Notable Cast: Anton Yelchin, Imogen Poots, Alia Shawkat, Joe Cole, Callum Turner, Patrick Stewart, Macon Blair, Mark Webber, Taylor Tunes, Eric Edelstein
Like most people that I’ve spoken with, my introduction to writer and director Jeremy Saulnier came with his critically acclaimed 2013 film Blue Ruin. While not directly horror in many regards, that film certainly left its mark in many ways and Saulnier almost instantly became one of the freshest voices in genre filmmaking. The film was so strong and so critically hailed that his follow up was almost guaranteed to be a film that met the unblinking and judging eyes of both critics and fans alike. So in a way, his latest film Green Room is going to disappoint on some level if it didn’t meet the sheer power and execution of Blue Ruin. To be upfront, it doesn’t and it’s hard to say that on some level I wasn’t slightly let down by Green Room too thanks to the lofty expectations I had going in. On the flip side though, the film is still a very effective and brutal horror thriller filled with tight tension and shockingly concussive twists that is going to please all genre fans on some level.
Pat (Yelchin) and his small punk band are all about the art of playing live. They refuse to have social media presence and rely on a network of fans and underground music lovers to help them book shows. When they end up playing at a bar owned and run by a close knit group of white supremacy believers and happen to see a murder on the premises, they will find themselves in a kill or be killed situation.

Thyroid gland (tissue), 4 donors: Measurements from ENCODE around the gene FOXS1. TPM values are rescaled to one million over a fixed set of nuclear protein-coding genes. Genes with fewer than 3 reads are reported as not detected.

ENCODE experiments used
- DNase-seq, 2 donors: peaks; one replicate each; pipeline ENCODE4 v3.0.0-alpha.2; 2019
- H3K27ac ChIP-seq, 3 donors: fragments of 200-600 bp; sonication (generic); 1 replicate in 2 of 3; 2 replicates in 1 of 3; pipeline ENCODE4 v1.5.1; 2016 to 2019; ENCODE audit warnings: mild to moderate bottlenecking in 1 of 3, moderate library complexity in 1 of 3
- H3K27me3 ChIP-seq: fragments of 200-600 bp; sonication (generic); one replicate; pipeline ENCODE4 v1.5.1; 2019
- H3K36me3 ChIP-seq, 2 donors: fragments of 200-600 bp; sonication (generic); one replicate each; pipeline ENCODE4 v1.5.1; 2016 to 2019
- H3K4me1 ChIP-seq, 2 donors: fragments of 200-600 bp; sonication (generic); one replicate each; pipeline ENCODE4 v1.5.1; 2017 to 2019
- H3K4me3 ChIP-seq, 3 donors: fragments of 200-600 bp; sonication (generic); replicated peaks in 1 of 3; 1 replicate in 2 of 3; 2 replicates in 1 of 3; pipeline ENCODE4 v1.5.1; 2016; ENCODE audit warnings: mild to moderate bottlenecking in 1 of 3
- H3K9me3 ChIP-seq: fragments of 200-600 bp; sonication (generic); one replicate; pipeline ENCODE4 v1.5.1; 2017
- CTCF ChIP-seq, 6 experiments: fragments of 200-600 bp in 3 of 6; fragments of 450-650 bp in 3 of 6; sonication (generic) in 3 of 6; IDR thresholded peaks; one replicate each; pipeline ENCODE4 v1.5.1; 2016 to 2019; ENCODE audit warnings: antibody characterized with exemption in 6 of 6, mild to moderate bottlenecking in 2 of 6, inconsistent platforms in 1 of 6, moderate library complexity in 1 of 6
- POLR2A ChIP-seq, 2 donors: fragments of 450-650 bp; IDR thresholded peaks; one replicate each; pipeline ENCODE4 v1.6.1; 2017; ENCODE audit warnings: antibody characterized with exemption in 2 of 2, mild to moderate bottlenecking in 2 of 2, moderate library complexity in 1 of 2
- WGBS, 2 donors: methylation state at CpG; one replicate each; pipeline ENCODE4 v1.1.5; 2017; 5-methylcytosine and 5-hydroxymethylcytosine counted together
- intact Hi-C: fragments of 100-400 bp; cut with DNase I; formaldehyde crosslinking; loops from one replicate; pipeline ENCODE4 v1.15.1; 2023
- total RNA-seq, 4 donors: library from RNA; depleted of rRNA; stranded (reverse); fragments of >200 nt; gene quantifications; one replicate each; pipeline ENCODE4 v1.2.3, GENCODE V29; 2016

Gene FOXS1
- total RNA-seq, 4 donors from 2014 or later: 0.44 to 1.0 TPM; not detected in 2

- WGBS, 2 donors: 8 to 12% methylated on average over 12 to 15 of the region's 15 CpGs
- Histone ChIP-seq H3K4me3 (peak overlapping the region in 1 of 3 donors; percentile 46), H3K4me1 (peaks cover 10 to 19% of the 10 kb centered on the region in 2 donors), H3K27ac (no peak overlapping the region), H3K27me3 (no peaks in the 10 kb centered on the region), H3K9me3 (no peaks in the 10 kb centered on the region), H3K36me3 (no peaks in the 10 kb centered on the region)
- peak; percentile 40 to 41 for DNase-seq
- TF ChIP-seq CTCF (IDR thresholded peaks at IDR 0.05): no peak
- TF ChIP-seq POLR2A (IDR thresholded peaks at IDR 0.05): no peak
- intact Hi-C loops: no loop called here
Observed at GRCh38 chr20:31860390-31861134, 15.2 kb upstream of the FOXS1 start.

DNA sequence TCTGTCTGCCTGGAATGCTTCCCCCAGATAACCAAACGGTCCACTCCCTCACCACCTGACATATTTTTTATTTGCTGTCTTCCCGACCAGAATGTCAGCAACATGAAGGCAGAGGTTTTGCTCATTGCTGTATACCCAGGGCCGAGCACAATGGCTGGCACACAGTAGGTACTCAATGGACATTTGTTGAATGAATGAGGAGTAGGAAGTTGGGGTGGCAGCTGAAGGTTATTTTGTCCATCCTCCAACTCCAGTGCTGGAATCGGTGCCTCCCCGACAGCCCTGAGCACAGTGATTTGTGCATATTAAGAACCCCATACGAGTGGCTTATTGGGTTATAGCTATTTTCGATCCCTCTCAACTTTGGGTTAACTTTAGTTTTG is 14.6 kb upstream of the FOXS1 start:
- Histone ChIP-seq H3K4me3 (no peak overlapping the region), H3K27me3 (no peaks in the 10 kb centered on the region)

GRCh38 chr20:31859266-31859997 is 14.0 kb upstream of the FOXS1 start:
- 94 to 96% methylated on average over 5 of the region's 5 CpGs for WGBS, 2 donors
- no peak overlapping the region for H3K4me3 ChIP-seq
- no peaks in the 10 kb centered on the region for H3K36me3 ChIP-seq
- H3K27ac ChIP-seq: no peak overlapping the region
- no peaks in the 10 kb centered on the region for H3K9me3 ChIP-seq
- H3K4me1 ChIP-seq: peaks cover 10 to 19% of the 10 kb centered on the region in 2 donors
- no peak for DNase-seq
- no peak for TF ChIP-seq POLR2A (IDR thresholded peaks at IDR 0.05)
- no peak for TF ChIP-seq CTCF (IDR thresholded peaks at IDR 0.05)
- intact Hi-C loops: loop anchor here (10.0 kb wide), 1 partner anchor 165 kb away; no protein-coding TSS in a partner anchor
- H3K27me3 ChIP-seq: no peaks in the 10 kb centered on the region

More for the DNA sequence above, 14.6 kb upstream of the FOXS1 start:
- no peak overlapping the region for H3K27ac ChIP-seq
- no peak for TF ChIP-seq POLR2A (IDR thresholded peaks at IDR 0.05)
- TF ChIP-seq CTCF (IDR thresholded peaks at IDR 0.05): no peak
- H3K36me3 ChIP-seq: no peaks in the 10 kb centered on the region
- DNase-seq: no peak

|Waiting...is not punk.|
The one issue that arises from Green Room to prevent it from hitting the near perfect marks of Blue Ruin is the lacking connection the protagonists have with the audience. There are a lot of quirky elements at play to give them a more humanizing presence, including a game of ‘desert island band’ that comes back as a thread that really adds some nice depth to the film, but ultimately they still feel a bit too gimmicky and bland to be as relatable to the audience as they needed to be for the biggest emotional impact as shit hits the fan in the later acts. Pat, played by Yelchin who is seemingly making a huge mark on modern off beat film, gets the most depth, but his bandmates suffer from horror film clichés and are seemingly broad stroke characters meant for a bigger body count. At times the villains of the film come off as much more fascinating characters to explore instead of the people we are meant to root for. This might be one of the film’s best and worst aspects as it leaves the audience feeling a bit disconnected, but curious.
|He's gunning for kill. Get it? Cause...yeah. Just go with it.|